Most renaissance festivals opt for the Tudor time period to set their faire, which is always fun (and with eight wives, the various years of King Henry VIII’s reign offer quite a few options), but it’s nice to see deviations from that theme. The 2010 New Jersey Renaissance Festival & Kingdom Queen Guinevere’s Birthday Celebration has opted for a more medieval time period, and even thrown in some of the faerie realm as well. There will be a parade, music, a living chess game, and of course merchants and food vendors of all sorts.
The festival runs every weekend from 11:30 AM to 7 PM, June 19th through June 27th at the Red Mill Museum Village, in historic Clinton, NJ. It’s a bit too far for us to travel, sadly, but maybe next year! If you’re in the area, check it out and let me know how it is.
In case my illustrious readership wasn’t aware, I live in Maryland. I’ve been to faires and fests and events all over the country, but as my time and cash are somewhat limited, I tend to stick relatively close to home more often than not. Thus, I’m somewhat lax about posting about events elsewhere in the country (or the world). Had I world enough and time…
But until I win the lottery or get a huge signing bonus from some record label, you’ll have to content yourselves with a list such as this one posted by the Examiner. It’s a pretty comprehensive listing of renaissance faires and festivals around the US, running now through the end of the year. There are other lists out there, of course: renfaire.com boasts a list of “All the faires of the Americas”, and faires.com describes itself as “Being an extensive guide to renaissance faires and Medieval Festivals and Pirates around the world.”
So if you’re looking for somewhere to get your fairie on some free weekend, check out those lists and see what’s nearby!
I stumbled across this article today about gender roles and how as a culture, we’ve made great strides (though we still have a long way to go) in making it socially acceptable for a woman to wear pants and play with power tools, or be a surgeon, or run a company, but if a man does ballet, or wears pink, or likes flower gardening, then he’s obviously gay. As the author asks, “why is it alright for girls to break out of gender roles and embrace their love of tools or cars or spaceships, but when a boy wants to dress up like Princess Jasmine people are uncomfortable?”
It got me thinking about men and boys in the faerie culture. One of the things I love about the “modern” faerie festival is that it’s very gender-neutral. Sure, there are plenty of pastel princesses with shimmery wings and pretty curls, but there are also male faeries and sprites and goblins and elves and greenmen. It’s more about the connection with nature and the other worlds that touch ours than a specific gender role. The gentleman in the photo above, for example, is someone I’ve seen at just about every local faerie and renaissance festival, though I’m ashamed to admit I’ve never actually chatted with him (I did stumble across his website, though – he and his wife are the proprietors/creators of Mythical Masks and Miscellaneous Oddments, and he frequently posts some interesting articles and musings on his blog) – he always looks wonderful in natural, woodsy outfits.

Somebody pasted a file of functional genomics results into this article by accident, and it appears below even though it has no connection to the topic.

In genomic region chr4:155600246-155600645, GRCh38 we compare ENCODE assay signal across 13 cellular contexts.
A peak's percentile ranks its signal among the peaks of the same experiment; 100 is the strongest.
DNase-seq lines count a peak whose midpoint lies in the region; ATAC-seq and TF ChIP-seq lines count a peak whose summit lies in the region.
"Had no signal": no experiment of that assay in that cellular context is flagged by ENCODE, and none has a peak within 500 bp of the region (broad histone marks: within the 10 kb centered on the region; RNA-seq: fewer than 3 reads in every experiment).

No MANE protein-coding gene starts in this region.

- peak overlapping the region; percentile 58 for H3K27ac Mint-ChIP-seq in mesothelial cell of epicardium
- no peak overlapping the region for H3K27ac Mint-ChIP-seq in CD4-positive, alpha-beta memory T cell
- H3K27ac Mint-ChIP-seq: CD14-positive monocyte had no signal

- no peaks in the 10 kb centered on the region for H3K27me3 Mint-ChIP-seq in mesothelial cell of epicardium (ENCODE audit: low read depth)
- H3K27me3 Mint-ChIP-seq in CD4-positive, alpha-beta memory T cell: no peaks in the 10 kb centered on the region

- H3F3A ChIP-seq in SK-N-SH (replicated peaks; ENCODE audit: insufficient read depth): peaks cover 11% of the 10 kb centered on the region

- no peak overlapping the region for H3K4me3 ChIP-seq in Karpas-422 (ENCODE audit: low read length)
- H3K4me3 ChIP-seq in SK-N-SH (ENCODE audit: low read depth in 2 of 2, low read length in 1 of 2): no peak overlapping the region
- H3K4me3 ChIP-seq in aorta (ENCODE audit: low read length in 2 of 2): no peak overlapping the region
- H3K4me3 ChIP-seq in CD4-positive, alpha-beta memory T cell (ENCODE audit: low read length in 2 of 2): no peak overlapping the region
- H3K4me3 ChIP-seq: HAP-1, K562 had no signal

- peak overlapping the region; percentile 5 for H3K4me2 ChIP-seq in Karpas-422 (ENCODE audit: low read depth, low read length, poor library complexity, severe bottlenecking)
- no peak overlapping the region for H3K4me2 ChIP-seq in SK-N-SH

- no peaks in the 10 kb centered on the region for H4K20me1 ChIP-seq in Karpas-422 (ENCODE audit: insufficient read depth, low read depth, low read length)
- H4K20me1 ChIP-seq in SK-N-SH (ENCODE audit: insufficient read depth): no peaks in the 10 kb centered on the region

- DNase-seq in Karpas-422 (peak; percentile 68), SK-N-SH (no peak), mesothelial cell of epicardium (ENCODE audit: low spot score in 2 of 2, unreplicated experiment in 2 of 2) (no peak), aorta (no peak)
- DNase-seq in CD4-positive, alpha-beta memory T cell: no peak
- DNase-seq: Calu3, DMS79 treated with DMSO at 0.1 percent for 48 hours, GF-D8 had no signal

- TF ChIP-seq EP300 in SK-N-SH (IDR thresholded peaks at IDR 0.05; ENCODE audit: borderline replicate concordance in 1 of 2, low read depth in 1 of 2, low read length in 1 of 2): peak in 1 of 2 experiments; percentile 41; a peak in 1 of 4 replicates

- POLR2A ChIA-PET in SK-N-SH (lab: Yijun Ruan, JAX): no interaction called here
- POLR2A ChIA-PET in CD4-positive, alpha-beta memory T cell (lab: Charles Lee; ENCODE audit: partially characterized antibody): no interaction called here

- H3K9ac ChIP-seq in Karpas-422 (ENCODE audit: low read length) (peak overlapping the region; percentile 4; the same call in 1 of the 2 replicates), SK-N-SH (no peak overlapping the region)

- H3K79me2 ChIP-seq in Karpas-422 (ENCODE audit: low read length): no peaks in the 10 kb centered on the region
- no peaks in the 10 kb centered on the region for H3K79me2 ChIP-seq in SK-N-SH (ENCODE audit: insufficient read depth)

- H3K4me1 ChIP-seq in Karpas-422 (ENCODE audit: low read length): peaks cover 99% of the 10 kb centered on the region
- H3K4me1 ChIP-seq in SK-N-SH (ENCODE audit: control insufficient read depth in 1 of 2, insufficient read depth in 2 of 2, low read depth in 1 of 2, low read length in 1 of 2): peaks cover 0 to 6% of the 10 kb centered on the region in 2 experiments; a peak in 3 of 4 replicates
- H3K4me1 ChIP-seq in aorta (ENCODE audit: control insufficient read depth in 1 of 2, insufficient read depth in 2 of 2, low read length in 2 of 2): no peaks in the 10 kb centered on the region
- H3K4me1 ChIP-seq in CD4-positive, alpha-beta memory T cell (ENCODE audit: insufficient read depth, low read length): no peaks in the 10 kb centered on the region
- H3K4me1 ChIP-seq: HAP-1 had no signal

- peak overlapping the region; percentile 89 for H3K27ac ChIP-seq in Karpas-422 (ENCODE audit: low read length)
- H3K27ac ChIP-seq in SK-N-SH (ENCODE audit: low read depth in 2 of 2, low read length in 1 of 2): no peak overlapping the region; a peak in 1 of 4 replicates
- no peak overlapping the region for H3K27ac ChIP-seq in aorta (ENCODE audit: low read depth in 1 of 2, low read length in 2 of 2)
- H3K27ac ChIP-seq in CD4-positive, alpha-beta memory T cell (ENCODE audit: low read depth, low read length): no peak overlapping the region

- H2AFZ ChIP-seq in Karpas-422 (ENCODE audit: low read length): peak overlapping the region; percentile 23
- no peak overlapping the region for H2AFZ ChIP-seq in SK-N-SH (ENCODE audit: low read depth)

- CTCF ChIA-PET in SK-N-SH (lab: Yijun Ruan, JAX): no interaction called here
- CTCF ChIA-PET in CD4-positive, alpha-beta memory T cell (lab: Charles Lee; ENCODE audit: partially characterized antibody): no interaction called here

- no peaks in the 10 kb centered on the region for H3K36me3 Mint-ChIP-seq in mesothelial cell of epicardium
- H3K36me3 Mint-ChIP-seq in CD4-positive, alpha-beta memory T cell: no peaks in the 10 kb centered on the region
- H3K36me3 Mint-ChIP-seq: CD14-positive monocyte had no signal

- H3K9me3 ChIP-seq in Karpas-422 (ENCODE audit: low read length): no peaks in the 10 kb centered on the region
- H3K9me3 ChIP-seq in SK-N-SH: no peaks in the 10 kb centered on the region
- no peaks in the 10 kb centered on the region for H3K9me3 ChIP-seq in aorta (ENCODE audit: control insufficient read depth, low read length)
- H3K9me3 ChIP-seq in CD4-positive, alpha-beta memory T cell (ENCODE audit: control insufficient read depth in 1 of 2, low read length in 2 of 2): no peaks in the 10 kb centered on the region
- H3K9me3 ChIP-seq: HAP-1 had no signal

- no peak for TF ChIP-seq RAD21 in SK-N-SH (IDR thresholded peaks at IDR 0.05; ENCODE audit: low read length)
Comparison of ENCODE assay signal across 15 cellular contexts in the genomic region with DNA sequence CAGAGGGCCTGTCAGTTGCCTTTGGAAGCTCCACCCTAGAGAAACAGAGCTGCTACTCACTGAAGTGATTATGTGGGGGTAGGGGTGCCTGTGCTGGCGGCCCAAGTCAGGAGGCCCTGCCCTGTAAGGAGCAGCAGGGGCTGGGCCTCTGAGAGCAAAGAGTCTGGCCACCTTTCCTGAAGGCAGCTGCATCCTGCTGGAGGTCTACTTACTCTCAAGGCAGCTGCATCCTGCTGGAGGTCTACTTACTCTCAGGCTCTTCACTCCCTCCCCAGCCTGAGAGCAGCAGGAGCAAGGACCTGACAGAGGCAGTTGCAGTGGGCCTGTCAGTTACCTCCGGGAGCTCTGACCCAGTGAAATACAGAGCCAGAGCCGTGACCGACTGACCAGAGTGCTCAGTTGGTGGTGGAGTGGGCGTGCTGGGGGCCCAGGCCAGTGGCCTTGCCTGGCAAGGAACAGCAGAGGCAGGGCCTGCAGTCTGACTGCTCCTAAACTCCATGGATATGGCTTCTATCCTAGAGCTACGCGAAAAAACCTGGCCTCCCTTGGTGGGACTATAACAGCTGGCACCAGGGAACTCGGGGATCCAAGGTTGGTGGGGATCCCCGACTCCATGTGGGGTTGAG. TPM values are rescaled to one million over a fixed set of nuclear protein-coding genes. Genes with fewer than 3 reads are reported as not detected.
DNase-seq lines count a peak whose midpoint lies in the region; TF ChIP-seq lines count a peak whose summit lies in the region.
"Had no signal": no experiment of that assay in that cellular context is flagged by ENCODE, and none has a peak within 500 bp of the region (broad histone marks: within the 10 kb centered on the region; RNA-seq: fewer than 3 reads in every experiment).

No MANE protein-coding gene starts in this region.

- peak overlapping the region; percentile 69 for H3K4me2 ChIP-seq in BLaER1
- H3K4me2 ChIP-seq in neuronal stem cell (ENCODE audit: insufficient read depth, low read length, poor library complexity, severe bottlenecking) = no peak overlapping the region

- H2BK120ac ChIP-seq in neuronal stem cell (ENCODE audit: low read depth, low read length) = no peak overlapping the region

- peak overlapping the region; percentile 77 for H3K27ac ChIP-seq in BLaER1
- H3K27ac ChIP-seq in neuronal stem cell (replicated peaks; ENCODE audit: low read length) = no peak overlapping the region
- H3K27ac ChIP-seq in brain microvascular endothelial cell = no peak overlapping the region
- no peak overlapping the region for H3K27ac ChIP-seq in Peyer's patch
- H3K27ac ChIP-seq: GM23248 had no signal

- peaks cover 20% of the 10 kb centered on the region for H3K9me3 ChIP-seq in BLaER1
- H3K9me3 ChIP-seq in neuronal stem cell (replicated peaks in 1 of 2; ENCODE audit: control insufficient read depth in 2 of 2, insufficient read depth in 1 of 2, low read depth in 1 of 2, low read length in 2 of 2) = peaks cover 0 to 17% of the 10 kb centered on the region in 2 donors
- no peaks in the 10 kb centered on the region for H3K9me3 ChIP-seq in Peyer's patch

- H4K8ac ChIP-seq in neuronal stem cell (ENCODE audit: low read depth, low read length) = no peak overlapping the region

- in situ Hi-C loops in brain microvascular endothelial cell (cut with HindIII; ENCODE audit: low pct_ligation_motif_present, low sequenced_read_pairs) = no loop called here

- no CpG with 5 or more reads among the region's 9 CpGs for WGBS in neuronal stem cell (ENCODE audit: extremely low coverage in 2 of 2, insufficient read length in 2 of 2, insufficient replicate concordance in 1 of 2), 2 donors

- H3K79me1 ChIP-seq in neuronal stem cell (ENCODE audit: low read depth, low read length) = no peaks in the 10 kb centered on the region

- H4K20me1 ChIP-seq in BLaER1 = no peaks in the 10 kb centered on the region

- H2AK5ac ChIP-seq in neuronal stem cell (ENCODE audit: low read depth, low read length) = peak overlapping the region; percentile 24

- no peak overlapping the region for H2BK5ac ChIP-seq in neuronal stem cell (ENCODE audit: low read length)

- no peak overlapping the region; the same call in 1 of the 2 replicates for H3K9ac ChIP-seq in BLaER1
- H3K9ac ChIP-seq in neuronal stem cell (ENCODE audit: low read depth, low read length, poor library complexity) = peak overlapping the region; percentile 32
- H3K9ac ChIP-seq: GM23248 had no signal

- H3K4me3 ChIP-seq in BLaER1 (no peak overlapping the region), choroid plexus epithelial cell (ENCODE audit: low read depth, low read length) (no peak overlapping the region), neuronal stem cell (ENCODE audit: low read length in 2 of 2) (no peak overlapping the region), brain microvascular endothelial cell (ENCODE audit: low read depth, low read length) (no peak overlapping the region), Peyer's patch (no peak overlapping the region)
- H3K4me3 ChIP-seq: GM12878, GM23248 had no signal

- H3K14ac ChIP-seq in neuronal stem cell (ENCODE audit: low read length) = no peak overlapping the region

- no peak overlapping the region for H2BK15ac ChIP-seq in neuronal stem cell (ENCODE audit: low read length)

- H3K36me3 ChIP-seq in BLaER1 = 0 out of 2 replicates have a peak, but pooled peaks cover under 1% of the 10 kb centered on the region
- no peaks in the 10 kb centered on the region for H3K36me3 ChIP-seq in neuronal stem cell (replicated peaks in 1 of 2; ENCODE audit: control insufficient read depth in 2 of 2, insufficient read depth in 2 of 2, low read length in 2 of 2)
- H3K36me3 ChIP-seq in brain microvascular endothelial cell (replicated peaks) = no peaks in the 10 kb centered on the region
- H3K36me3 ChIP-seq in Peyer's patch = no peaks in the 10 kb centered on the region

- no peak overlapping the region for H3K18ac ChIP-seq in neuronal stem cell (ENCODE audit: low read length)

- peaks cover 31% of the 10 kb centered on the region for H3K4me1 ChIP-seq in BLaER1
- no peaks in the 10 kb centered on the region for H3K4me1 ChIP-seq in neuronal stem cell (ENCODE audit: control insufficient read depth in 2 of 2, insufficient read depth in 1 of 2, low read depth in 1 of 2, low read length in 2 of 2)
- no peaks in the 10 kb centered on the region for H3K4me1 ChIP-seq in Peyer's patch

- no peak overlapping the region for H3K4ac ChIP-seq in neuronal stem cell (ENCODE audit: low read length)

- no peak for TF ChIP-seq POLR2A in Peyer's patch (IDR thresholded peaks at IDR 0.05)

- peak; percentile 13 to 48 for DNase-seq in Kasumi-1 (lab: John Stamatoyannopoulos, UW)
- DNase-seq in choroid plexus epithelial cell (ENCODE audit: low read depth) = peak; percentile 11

As promised, I’ve finally gone through and uploaded my pictures from the Maryland Faerie Festival last weekend. The weather was gorgeous, though when the sun was out from behind the clouds it was a little hot. Not a bad spring day, though, all told. I wish I could’ve stayed longer, but alas, I had yardwork calling my name…
On to the pictures! Until I figure out how to insert more than one picture without it completely screwing with the page formatting, my favorites from the day can be found over here on my Picasa site.
Man. Now I wish that I hadn’t already made plans for Halloween this weekend. It turns out that Spoutwood Farm will be holding their first annual All Hallow’s Eve ball up in Pennsylvania this weekend. The promotional poster over on the right promises that it’s going to be “an evening of spooky elegance with the spirits of Spoutwood Farm.” Sure, it doesn’t out right say this is a Faerie event, but Spoutwood Farm’s incredibly well known for this kind of thing. They deserve a little extra press.
There’s going to be some belly dancing, and the awesome tunes of the Gypsy Nomads. You can expect that obvious costume contests, light refreshments, and a cash bar. (Admittedly, I can’t imaging rocking out to Halloween without a bar, but that’s probably just my ale & spirits preference shining through.) Like I said, if I didn’t have plans, I’d totally be there. Now that I know it exists, I’m definitely marking it on my calendar for next year. A year late is better than never, right?
You can pick up your “tickets” online through PayPal, or go through your usual routes for this kind of thing. Instructions for tickets can be found here, over at Livejournal. And while they will take a check if you send it to them — consider that PayPal option. The Faeries like it when we stay green.